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    Re: Newton and Halley
    From: Michael Daly
    Date: 2007 Nov 18, 13:20 -0500

    George Huxtable wrote:
    > First, let's deal with the unsourced quotations that I mentioned before. For
    > the first, he has (somewhat ungraciously) acknowledged that he can offer no
    > references.
    If telling you that I don't record every thing I read is ungracious,
    then I'm sorry for your poor, sensitive soul.  Given that I have to
    travel to another city to access only the libraries that have suitable
    reference works, it's not the sort of thing I'd do in an instant.
    > I've never, to my recollection, even suggested that Halley used lunar
    > distances. All his observations that I've examined have been of lunar
    > appulses with stars, to determine the Moon's position, and have involved no
    > measurement of lunar distance at all.  So not me, ever, Mike. Who else,
    > "often"?
    Of what use is Newton's instrument in occultations and appulses?  You
    just need a telescope.
    > It was written at the time as a formal official record of the Royal Society
    > gathering by the Secretary appointed to do so, and subject to later scrutiny
    > as being a true record. Hearsay? Absurd!
    Having attended many meetings of one royal society and one royal
    institute (neither in Britain), having been an executive of the first, I
    can assure you that secretaries make mistakes - that's why the first bit
    of the meetings is to review and correct the prior minutes.  And even
    after such corrections, there are still errors.  Further, the minutes
    are not completely written during the meetings; some are changed in the
    days, weeks or even months afterwards.  The text always contains the
    secretary's interpretation of what was said, not direct quotes.  I
    should note that this is with modern tape recording equipment available.
    I rather doubt that London's Royal Society of the day was somehow superior.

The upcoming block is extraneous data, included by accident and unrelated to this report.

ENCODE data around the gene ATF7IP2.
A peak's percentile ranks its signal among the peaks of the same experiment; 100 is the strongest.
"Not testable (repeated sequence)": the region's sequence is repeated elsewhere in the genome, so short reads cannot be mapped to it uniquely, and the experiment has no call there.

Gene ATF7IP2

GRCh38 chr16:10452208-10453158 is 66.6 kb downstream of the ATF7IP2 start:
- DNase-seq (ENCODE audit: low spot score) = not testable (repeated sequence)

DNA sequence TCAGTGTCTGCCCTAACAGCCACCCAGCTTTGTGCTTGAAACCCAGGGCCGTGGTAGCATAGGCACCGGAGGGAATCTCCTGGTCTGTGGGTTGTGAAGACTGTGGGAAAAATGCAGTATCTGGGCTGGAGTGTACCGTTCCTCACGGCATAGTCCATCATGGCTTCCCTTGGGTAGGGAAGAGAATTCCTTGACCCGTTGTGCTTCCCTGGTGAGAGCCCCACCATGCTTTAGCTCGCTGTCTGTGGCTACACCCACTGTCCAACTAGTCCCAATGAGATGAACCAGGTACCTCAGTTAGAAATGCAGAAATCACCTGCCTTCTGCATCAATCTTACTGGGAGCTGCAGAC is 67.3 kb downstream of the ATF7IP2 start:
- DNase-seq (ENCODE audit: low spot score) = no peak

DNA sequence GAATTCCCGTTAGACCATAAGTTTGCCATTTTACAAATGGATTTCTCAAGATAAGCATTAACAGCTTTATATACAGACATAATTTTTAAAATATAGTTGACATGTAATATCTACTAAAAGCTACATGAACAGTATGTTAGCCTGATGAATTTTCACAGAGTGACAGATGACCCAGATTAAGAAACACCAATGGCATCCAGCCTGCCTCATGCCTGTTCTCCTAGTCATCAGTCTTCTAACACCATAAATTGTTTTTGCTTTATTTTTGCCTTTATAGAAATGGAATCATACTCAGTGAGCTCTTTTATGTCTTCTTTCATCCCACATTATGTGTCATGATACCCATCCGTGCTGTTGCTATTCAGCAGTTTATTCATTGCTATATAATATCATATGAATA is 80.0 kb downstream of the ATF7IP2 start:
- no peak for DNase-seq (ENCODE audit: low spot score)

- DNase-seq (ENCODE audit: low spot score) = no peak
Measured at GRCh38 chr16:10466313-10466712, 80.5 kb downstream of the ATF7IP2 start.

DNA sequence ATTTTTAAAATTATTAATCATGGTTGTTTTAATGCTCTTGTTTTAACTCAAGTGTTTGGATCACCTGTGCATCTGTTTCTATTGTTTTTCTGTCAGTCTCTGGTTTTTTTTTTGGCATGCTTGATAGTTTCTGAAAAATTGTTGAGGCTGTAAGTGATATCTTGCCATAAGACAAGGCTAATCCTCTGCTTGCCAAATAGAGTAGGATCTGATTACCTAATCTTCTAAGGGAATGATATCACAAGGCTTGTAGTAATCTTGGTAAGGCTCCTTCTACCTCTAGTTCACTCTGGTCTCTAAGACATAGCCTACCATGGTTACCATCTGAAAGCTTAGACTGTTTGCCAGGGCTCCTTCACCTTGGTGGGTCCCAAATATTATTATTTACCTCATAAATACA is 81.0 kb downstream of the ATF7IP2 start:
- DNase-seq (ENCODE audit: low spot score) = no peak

> Does he contend, then, that Newton didn't say what the Secretary wrote? Or
    > that, for some reason, Newton was lying? Does Mike Daly know better, then?
    I only know that the record does not give us specific knowledge of which
    instrument was used.  Nor does it specify the means by which Halley
    tested the instrument.  It does not quote Newton, but paraphrase him.
    > In a previous posting, he proposed instead, with no evidence whatever,
    > that Halley used an unworkable instrument of Halley's own design, but
    > suitably modified according to Daly's precepts (including a second mirror)
    > to render it effective. Complete fantasy!
    You're making this up entirely.  I stated that the instrument would work
    - it may not be he best instrument ever, but it would work.  I then said
    that if _I_ were to make it, I'd suggest some modifications to make it
    more workable.  I also said that it could have been modified with a
    second mirror if you wanted it to be a double-reflection instrument.  I
    _never_ suggested that Halley actually used it, only that he could have
    if he wanted to.  There is no record on the matter one way or the other
    that I am aware of.  Cotter does not know of any either.
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